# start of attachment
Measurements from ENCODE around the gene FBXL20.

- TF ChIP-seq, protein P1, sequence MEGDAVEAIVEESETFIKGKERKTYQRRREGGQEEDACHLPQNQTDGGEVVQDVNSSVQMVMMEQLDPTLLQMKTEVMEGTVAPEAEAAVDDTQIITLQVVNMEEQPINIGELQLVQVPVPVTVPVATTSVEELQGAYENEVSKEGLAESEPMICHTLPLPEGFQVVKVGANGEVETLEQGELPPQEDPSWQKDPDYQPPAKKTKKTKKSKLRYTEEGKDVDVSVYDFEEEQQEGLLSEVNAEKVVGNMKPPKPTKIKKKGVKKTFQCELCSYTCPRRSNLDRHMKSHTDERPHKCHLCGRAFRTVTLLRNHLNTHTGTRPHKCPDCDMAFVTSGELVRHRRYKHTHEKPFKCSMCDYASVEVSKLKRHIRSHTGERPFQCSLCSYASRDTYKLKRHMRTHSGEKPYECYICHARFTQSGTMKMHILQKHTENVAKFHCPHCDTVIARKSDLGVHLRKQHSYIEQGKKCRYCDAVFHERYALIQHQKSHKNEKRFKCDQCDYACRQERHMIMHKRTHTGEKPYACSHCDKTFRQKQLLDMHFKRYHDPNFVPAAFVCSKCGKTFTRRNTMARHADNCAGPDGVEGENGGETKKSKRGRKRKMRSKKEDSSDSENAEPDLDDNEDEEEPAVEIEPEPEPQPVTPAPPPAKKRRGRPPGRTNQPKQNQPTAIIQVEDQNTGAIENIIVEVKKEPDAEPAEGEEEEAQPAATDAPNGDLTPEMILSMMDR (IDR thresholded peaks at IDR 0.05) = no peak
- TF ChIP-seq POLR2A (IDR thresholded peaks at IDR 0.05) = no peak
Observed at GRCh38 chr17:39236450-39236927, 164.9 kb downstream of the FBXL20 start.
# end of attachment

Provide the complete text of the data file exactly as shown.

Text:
Measurements from ENCODE around the gene FBXL20.

- TF ChIP-seq, protein P1, sequence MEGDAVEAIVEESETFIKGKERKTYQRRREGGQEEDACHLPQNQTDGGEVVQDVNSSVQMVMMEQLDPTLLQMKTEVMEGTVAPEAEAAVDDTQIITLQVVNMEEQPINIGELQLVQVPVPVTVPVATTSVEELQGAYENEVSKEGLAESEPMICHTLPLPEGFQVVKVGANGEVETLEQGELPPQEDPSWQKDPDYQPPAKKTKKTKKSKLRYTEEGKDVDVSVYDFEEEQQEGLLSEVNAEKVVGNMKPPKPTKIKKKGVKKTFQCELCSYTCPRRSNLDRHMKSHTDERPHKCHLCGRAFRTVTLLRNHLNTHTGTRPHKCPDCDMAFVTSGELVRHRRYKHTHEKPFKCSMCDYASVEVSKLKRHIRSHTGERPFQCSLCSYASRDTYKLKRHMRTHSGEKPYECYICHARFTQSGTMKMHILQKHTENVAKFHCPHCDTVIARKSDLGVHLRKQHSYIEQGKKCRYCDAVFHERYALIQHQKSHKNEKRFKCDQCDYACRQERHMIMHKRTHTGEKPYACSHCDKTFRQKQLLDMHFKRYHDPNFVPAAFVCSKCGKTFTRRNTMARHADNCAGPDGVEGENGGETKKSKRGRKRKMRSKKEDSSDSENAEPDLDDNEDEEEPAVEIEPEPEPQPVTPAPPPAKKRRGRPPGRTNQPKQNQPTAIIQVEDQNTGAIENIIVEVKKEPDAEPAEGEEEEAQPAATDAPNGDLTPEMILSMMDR (IDR thresholded peaks at IDR 0.05) = no peak
- TF ChIP-seq POLR2A (IDR thresholded peaks at IDR 0.05) = no peak
Observed at GRCh38 chr17:39236450-39236927, 164.9 kb downstream of the FBXL20 start.